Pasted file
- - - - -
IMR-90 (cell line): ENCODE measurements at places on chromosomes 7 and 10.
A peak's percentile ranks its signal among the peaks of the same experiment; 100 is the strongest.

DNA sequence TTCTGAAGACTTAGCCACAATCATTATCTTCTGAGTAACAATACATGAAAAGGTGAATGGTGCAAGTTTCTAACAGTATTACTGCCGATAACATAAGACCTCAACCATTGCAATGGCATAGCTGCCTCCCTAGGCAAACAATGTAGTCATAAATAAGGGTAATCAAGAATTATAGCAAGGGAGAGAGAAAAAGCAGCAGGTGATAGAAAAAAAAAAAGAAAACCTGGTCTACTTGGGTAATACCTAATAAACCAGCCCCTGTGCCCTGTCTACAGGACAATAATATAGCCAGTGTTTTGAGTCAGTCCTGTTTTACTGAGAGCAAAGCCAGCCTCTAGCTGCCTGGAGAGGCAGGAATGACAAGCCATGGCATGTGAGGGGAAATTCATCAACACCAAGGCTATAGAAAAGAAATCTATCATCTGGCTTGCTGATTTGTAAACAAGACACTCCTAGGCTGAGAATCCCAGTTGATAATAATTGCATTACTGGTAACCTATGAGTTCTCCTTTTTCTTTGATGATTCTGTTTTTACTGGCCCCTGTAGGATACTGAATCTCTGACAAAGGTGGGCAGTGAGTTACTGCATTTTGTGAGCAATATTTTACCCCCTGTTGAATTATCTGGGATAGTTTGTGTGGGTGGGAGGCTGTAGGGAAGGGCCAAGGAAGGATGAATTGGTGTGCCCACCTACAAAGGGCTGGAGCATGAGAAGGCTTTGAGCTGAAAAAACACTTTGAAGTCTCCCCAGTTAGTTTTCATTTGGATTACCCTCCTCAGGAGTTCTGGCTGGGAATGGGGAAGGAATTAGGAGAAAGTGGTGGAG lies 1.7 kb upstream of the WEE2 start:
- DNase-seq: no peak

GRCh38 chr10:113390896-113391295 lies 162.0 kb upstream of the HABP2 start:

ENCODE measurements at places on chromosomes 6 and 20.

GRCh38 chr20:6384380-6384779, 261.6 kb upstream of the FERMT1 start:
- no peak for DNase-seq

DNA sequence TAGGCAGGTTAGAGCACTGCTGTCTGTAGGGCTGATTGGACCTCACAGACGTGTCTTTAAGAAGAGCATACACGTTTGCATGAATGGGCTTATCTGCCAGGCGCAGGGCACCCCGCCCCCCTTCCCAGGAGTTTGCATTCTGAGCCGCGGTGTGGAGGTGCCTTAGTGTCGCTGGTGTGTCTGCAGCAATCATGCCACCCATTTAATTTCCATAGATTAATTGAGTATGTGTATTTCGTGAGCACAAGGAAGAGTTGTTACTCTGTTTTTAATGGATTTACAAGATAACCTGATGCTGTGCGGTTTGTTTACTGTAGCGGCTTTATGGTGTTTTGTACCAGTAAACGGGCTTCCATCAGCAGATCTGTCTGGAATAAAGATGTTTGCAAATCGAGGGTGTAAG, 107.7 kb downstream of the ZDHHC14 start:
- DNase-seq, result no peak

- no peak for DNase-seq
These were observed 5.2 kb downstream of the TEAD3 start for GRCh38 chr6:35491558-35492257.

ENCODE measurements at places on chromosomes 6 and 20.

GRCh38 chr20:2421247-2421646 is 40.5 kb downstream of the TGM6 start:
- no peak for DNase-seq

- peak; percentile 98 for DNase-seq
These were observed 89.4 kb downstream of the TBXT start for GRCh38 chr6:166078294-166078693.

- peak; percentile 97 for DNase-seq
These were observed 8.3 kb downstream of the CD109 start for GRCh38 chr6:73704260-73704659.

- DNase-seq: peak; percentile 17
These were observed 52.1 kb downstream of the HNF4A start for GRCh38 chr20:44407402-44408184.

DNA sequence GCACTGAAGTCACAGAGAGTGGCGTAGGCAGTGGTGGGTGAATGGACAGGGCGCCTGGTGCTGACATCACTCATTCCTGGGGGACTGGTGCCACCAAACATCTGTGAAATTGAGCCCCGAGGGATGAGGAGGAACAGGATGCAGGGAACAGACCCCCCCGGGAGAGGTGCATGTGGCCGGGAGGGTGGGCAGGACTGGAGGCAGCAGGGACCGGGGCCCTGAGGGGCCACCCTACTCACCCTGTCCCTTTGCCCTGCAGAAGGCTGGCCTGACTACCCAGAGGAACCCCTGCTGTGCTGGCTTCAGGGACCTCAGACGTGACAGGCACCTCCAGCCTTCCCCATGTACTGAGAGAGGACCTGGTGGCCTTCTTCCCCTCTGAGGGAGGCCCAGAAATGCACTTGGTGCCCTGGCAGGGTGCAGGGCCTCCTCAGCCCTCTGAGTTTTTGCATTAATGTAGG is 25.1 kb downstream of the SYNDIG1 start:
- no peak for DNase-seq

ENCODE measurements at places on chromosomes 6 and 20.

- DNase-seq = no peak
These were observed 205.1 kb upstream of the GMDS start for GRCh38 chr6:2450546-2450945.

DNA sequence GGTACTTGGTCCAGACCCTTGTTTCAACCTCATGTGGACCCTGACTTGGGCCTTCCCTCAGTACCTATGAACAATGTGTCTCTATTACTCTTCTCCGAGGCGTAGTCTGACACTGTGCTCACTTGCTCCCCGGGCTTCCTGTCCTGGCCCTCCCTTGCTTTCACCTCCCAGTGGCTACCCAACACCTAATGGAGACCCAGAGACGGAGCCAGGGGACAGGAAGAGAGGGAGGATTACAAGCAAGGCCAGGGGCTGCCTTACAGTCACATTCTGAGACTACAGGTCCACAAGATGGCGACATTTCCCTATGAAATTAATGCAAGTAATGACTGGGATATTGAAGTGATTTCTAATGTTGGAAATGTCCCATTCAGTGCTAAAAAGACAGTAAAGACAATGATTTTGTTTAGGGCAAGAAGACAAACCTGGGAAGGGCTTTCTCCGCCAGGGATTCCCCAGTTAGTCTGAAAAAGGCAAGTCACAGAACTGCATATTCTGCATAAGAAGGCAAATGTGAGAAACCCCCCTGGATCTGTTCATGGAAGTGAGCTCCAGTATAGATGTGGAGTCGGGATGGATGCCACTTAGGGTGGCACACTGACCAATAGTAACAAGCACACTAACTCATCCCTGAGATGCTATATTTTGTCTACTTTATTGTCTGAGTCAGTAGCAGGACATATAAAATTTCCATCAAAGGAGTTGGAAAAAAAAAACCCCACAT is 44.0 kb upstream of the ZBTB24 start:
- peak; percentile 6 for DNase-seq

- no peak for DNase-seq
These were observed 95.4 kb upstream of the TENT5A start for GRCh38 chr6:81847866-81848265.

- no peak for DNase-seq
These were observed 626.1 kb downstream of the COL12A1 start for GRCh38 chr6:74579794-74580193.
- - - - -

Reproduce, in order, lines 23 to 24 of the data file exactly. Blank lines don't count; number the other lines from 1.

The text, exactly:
- no peak for DNase-seq

ENCODE measurements at places on chromosomes 6 and 20.